Monthly Archives: February 2012

An Afternoon of French Music

Here’s one for the power of the personal invitation. When you’re marketing a concert (or whatever, I’m sure), all the nice posters and advertising don’t go as far as a personal invitation from someone who is involved. The Calgary Civic … Continue reading

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Perfect Pitch – Update

When I started this blog a little over a year ago, one of the first things I wrote about was my gradual loss of absolute pitch (“perfect pitch”). It’s an aging thing – normal, and to be expected, much like vision … Continue reading

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Are the French suites French?

It happens that the French Suites of Bach are not really French at all ( just like the French horn is German, and the English horn is neither English nor a horn. It’s thought to have originated in Silesia, which … Continue reading

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No Warm-up? Really?

Stephen Hough, concert pianist by night and writer of things musical, theological and all sorts of things, blogs for The Telegraph (in the U.K.). I stumbled upon a series of practice tips that he wrote fairly recently. One is his … Continue reading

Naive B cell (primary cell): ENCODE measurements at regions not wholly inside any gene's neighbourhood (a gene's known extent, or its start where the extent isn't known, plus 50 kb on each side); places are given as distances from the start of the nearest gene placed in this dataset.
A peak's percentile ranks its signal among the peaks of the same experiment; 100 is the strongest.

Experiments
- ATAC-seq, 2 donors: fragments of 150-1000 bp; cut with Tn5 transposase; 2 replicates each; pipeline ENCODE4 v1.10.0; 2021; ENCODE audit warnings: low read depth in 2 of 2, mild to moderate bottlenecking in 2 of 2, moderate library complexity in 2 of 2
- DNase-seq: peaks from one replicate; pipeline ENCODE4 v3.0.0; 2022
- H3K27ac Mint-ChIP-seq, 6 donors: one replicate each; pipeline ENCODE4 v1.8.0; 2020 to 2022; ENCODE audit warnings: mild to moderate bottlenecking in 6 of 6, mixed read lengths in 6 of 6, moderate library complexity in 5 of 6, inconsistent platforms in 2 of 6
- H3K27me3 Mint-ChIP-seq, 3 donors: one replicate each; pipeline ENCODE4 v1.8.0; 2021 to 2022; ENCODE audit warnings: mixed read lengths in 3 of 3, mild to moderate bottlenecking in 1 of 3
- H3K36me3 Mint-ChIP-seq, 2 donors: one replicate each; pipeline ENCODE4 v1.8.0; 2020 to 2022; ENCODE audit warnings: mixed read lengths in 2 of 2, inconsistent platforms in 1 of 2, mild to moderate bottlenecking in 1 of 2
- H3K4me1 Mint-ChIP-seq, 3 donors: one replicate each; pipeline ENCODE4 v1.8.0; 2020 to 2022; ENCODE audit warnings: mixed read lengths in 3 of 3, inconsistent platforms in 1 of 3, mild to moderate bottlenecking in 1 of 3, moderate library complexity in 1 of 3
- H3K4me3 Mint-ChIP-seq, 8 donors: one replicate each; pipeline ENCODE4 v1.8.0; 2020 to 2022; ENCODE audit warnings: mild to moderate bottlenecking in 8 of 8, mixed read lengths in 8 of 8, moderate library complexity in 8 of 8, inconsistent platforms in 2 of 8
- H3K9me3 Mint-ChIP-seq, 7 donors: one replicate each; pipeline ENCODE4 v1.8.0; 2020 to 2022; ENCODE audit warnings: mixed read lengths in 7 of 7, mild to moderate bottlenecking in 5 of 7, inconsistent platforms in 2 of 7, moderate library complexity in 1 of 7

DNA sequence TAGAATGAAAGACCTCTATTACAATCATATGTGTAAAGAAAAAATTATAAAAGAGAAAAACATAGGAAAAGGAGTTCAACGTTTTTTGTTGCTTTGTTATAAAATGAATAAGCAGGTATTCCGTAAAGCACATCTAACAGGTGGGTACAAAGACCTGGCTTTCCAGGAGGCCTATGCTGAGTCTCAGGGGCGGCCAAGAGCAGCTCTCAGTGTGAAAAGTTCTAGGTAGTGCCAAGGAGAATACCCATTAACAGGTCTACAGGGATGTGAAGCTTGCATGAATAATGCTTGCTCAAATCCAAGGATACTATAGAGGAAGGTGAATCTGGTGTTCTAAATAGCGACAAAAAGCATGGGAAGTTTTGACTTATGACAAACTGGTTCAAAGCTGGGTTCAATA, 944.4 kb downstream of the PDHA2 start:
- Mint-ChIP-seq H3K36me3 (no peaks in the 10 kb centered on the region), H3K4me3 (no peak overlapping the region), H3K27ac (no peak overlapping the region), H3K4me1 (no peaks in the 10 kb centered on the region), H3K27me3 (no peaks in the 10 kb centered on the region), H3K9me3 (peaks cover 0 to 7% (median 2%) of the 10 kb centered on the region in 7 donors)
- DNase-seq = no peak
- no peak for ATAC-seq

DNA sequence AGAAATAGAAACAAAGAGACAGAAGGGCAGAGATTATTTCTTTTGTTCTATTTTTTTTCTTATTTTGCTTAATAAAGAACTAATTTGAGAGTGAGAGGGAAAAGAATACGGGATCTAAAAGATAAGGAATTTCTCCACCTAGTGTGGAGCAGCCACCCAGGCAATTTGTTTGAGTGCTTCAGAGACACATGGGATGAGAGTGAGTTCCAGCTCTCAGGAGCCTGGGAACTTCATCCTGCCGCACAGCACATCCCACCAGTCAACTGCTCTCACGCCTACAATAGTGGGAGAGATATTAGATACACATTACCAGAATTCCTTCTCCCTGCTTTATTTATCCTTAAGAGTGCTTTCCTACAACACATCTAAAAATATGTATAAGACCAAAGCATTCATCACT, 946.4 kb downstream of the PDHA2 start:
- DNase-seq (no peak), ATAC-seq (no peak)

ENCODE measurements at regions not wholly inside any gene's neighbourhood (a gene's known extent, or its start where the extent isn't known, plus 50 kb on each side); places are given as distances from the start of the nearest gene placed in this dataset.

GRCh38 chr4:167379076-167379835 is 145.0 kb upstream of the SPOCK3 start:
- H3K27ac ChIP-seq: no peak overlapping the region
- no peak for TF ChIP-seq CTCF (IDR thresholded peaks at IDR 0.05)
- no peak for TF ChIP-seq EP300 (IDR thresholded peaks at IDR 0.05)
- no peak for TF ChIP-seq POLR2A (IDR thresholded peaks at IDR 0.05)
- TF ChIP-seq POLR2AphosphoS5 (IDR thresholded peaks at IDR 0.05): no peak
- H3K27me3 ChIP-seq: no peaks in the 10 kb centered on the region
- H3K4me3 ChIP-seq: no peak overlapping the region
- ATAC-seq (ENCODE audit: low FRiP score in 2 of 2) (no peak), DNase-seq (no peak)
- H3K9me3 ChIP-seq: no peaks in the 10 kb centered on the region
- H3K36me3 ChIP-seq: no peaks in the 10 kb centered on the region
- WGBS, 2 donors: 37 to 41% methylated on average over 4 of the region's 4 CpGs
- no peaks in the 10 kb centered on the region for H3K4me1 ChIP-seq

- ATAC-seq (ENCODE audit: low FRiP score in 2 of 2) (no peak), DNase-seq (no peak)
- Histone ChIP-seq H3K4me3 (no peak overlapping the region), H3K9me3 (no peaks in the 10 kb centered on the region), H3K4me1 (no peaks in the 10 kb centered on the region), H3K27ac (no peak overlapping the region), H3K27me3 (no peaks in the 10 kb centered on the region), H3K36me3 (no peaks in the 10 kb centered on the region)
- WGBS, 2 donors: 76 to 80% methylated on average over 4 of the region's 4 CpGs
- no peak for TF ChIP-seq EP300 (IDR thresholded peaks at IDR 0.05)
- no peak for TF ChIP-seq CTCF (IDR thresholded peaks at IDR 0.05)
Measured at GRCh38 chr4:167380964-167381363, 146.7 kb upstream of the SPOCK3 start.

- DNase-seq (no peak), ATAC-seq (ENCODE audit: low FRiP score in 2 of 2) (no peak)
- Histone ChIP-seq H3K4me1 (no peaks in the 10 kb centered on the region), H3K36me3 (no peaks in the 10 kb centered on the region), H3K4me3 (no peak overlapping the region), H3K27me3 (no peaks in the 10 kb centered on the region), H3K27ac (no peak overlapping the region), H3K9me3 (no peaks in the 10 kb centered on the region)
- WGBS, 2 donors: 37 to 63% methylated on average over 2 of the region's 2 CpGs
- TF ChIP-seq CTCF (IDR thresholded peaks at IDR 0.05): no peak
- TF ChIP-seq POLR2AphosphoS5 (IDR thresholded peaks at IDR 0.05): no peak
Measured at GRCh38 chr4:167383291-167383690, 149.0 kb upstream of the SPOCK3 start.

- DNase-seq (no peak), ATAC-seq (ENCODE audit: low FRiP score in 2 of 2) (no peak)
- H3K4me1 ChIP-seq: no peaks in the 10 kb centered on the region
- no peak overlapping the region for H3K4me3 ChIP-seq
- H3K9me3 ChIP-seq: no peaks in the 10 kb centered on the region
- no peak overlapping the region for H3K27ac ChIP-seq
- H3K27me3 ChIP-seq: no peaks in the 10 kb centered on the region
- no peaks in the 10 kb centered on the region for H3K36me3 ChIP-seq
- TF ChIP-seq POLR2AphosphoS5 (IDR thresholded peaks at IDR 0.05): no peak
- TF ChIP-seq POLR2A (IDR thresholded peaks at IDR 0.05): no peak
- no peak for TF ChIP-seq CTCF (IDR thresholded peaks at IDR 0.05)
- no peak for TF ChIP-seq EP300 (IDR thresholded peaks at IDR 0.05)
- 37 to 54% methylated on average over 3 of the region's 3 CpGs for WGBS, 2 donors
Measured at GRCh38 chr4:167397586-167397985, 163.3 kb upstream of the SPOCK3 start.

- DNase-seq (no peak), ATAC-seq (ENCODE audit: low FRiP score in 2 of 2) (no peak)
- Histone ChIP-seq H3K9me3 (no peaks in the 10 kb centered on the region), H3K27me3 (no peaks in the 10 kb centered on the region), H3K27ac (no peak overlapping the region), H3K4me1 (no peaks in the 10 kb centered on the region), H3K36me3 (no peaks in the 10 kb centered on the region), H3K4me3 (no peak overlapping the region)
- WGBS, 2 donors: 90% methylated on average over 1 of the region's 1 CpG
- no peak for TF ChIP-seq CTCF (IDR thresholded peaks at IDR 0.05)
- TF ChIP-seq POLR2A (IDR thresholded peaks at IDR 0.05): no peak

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Simply Divine

Angela Hewitt was simply divine Thursday night. It was the most inspirational recital/concert I’ve attended for quite a long time. In the last 10 years, since I have chosen to focus more exclusively on teaching, I’ve re-discovered my first love … Continue reading

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Wantin Somethin So Bad

Half-Blood Blues is a current best-selling novel by Esi Edugyan, a Canadian, as it happens. The story is about a few jazz musicians of various nationality and race caught in Berlin and Paris at the beginning of World War II. … Continue reading

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Ensemble Recital

Something new I’m working on this year is a full-scale duet and trio recital. I have a venue booked for the end of April and all students are paired up to play duets and/or trios. The students have been learning … Continue reading

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Piano Books as Gifts

I’ve blogged about Rebekah Maxner’s Titanic books before. Briefly, she has two collections of arrangements of pieces that were played on the Titanic, or written in the style of pieces from that period (not the soundtrack from the movie). They … Continue reading

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To blog or not to blog

In many ways, the work of a critic is easy. We risk very little yet enjoy a position over those who offer up their work and their selves to our judgment. We thrive on negative criticism, which is fun to … Continue reading

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F Sharp

You don’t have to have perfect pitch to enjoy this one:

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Advanced Technique Workshop

The idea of practicing technique gets a bad rap. So why do it? In Canada, where we have a firmly entrenched exam system with required technical elements, the main reason seems to be to pass that component. We might acknowledge … Continue reading

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